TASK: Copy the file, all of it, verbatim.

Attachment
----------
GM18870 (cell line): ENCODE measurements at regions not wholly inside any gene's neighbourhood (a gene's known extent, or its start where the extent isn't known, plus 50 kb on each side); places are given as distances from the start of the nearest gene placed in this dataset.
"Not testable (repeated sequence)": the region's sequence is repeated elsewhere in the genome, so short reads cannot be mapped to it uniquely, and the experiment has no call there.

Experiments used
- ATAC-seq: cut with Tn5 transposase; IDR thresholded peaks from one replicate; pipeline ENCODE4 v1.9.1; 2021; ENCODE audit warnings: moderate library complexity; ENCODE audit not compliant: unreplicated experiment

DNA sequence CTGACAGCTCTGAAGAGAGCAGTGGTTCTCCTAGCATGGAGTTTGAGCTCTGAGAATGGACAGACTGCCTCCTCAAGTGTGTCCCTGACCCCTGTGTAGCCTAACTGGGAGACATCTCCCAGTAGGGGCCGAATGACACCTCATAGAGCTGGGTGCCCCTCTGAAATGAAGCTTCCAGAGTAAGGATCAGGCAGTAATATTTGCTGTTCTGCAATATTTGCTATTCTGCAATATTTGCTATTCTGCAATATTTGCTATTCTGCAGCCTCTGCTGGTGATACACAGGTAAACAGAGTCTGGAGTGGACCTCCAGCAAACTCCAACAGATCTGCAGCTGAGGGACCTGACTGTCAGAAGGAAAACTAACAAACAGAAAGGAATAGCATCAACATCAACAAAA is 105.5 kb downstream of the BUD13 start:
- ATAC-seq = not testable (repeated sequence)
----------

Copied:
GM18870 (cell line): ENCODE measurements at regions not wholly inside any gene's neighbourhood (a gene's known extent, or its start where the extent isn't known, plus 50 kb on each side); places are given as distances from the start of the nearest gene placed in this dataset.
"Not testable (repeated sequence)": the region's sequence is repeated elsewhere in the genome, so short reads cannot be mapped to it uniquely, and the experiment has no call there.

Experiments used
- ATAC-seq: cut with Tn5 transposase; IDR thresholded peaks from one replicate; pipeline ENCODE4 v1.9.1; 2021; ENCODE audit warnings: moderate library complexity; ENCODE audit not compliant: unreplicated experiment

DNA sequence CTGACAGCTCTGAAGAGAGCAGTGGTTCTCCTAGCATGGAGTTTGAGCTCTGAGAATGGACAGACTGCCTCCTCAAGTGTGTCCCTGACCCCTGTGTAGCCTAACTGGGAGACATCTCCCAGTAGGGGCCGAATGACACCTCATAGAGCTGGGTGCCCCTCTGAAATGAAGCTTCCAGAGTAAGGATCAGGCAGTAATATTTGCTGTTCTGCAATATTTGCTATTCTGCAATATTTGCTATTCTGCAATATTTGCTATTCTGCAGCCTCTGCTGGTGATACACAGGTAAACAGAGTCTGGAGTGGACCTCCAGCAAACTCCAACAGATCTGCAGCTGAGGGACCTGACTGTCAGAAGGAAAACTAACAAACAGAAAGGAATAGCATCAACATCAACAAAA is 105.5 kb downstream of the BUD13 start:
- ATAC-seq = not testable (repeated sequence)